written by Rene K. Mueller, Copyright (c) 2005, 2006, 2007, 2008, 2009, last updated Sat, January 3, 2015
Added door handling and simple locking mechanism.
Finished door including a door handle
Simple door closing/locking mechanism
Finally did the last thing, the door. I used some laths, with frame and insulated with Sagex. I assemble a simple door locking mechanism with wood next days.
Door construction: laths vertically
Complete door with hinge
Sagex in between for insulation
Door closeup: where the main wall/khana rope goes through
Door closeup: 3 roof poles lie on the door frame
The only thing left is the floor.
Sew the main cotton interior cover, 5 lanes: 6m, 7.3m, 7.5m, 7.3m and 6m again, each 1.5m width, apprx. 1cm overlayed to sew the lanes together. Took a lot of threat more than expected. Also attached cord each meter of the two 10m x 2m wall covers in order to bind them to the main wall rope, made seam for each ends.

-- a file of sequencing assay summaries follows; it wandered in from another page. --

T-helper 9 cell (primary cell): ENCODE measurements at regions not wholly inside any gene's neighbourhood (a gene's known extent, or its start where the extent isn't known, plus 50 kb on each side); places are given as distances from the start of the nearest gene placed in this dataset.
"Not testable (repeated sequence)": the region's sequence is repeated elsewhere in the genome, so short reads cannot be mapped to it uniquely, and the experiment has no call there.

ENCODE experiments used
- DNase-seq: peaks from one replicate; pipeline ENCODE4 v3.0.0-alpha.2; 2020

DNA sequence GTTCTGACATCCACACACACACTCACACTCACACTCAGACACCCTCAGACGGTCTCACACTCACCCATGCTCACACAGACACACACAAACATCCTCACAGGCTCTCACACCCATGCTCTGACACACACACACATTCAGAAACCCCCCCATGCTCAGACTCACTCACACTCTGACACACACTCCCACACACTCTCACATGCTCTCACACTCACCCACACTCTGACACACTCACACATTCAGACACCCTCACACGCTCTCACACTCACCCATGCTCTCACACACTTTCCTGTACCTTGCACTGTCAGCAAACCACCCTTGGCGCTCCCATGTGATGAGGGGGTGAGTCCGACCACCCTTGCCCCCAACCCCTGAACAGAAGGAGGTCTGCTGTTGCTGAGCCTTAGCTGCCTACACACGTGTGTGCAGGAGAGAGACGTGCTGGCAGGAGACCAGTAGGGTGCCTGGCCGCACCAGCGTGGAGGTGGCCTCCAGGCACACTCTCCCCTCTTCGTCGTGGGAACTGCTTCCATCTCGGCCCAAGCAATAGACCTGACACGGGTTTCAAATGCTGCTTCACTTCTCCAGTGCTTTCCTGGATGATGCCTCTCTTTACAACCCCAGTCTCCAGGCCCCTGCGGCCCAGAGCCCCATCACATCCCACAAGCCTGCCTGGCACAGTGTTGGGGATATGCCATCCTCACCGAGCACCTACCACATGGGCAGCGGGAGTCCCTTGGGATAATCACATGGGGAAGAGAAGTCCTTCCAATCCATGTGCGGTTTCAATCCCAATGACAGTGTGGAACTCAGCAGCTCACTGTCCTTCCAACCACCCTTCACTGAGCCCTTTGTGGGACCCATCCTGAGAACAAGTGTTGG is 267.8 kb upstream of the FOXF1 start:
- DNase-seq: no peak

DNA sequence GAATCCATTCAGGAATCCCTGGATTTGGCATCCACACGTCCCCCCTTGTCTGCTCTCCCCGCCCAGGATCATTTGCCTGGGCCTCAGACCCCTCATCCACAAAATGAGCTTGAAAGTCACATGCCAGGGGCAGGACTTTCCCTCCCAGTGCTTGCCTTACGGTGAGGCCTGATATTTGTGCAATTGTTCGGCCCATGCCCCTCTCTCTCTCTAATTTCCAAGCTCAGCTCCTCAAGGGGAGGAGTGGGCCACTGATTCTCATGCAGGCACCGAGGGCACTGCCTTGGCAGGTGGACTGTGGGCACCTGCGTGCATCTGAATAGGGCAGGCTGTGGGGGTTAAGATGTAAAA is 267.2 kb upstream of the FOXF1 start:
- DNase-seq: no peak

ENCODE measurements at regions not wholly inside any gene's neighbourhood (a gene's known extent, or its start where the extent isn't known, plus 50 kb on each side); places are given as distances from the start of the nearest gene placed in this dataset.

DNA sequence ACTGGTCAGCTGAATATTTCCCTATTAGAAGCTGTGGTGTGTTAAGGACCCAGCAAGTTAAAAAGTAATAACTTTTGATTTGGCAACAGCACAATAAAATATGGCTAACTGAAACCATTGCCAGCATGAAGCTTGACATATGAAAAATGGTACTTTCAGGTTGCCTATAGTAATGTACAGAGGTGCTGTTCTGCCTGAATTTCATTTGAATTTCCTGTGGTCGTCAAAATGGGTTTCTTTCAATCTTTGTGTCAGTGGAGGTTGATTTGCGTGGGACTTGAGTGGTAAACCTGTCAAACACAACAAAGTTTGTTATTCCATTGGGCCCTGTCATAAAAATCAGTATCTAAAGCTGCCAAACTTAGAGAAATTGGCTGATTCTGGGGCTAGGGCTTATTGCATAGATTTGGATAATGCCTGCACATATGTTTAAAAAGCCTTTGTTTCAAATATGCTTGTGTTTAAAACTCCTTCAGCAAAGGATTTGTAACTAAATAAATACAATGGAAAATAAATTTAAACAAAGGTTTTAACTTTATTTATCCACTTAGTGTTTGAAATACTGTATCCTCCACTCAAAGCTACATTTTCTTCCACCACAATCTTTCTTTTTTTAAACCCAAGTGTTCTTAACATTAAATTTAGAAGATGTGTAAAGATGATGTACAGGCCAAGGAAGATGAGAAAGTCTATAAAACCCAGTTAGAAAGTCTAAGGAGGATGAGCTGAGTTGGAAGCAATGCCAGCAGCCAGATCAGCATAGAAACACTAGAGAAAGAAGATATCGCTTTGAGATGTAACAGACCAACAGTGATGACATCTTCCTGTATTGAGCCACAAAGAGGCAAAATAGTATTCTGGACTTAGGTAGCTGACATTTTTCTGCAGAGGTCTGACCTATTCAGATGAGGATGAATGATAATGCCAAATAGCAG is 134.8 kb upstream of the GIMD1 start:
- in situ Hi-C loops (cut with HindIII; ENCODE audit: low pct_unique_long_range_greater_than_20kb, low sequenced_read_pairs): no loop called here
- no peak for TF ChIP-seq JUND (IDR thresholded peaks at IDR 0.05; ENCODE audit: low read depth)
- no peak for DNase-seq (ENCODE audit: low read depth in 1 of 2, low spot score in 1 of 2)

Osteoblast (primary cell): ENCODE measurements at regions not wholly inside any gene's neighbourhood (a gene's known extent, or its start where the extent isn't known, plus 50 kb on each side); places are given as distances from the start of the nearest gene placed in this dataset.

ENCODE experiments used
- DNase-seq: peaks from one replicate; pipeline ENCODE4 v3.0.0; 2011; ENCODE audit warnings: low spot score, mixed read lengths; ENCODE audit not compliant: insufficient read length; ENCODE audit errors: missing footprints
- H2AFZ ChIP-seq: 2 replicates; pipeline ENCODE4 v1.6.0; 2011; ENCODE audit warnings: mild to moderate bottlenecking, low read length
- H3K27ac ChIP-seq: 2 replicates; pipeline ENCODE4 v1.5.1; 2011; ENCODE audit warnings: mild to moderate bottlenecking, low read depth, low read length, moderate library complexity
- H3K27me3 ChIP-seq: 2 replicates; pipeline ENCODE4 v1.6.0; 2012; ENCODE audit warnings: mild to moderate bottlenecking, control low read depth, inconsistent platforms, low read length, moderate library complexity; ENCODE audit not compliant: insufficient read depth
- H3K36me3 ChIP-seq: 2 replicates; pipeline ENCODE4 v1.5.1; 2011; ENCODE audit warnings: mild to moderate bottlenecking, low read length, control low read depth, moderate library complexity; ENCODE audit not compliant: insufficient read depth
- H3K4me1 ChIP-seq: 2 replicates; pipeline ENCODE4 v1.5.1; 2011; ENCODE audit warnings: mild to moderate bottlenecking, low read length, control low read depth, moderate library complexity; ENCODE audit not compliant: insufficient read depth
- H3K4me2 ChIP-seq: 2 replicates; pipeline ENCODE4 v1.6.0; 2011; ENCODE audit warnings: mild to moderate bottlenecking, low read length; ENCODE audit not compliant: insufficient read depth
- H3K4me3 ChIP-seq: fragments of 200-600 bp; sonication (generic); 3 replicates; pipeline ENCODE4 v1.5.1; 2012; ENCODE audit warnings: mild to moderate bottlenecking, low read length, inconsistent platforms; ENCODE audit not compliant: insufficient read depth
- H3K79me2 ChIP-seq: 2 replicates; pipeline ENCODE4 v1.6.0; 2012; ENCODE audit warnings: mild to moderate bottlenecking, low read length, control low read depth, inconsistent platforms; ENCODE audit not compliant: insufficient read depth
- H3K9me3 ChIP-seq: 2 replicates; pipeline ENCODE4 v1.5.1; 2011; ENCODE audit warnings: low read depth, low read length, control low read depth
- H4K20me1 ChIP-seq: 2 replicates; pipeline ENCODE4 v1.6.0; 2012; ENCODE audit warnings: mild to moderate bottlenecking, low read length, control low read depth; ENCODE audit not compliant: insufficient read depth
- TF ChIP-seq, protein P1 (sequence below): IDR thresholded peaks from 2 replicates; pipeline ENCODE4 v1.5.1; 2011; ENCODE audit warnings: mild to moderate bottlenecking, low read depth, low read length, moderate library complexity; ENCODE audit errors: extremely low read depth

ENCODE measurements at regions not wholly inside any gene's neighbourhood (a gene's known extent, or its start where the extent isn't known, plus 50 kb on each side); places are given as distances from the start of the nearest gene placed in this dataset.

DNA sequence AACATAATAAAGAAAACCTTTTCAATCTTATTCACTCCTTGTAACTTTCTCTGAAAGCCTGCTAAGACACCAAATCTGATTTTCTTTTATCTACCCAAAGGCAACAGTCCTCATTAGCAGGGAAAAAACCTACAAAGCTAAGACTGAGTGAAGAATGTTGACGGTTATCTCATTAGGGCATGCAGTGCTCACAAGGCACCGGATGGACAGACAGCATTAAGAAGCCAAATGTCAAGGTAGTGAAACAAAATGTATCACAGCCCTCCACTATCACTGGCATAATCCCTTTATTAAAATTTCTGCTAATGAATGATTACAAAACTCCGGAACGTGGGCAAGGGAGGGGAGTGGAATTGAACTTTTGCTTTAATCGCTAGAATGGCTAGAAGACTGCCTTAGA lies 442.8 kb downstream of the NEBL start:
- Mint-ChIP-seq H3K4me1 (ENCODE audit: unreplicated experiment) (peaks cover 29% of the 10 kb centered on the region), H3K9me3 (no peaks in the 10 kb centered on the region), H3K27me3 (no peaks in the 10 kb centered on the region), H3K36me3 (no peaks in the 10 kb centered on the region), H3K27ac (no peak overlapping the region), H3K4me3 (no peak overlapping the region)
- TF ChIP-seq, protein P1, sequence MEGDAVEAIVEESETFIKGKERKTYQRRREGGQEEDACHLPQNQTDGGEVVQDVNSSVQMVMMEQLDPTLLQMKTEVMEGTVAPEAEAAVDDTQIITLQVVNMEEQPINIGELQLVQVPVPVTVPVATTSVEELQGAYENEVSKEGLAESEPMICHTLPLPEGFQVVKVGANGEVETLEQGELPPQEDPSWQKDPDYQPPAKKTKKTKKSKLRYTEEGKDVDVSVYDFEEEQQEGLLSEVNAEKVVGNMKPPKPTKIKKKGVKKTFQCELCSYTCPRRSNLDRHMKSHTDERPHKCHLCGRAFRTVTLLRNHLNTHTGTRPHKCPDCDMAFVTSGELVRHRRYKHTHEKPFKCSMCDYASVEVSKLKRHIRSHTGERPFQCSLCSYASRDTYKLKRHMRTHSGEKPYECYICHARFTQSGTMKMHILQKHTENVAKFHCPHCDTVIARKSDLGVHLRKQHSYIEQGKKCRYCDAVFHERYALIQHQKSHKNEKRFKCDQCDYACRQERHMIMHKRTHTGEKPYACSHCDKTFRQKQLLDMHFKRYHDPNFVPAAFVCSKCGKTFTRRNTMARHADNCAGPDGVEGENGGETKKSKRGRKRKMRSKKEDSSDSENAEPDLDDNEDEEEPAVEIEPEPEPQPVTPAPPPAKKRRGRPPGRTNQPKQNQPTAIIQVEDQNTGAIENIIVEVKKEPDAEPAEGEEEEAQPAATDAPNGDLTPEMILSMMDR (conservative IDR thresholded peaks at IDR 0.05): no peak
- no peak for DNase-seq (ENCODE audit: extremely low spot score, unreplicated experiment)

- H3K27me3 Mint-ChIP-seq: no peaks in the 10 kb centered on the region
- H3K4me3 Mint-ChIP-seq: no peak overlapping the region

I finished the toono cover with its clear PVC, it's a bit fragile to whole thing, next time need thicker wood for the frame. Sew three pieces of the PE rain cover together to 2m x 19.7m long piece. The cotton interior I will keep in sections, two pieces each 10m long, and attach some cords (like inlining of a tipi
) to the main rope, each 1m or so, makes 10 cords to attach each section.
Preparing clear PVC
Clear PVC cut-out, to form a cone
Roof cover frame segments
22.5° angle for 8 segment polygon frame
Reenforcement to screw segments together
Clear PVC patched, and laid over frame
Attaching clear PVC
Outer clear PVC layer attached
Two layers: one inside, and outside reaching over the frame
Attaching cord to fixate roof cover to roof
The pictures above are from the 2nd cover I made, since the first broke during stormy winds (flew away because I didn't tie it); when I made the first roof-cover I didn't document or photograph each step.
The last days I took down the yurt again, had to protect wood (crown-wheel / toono, its collar and door frame) from water using wood wax, but also wood lacquer, not yet sure which is better.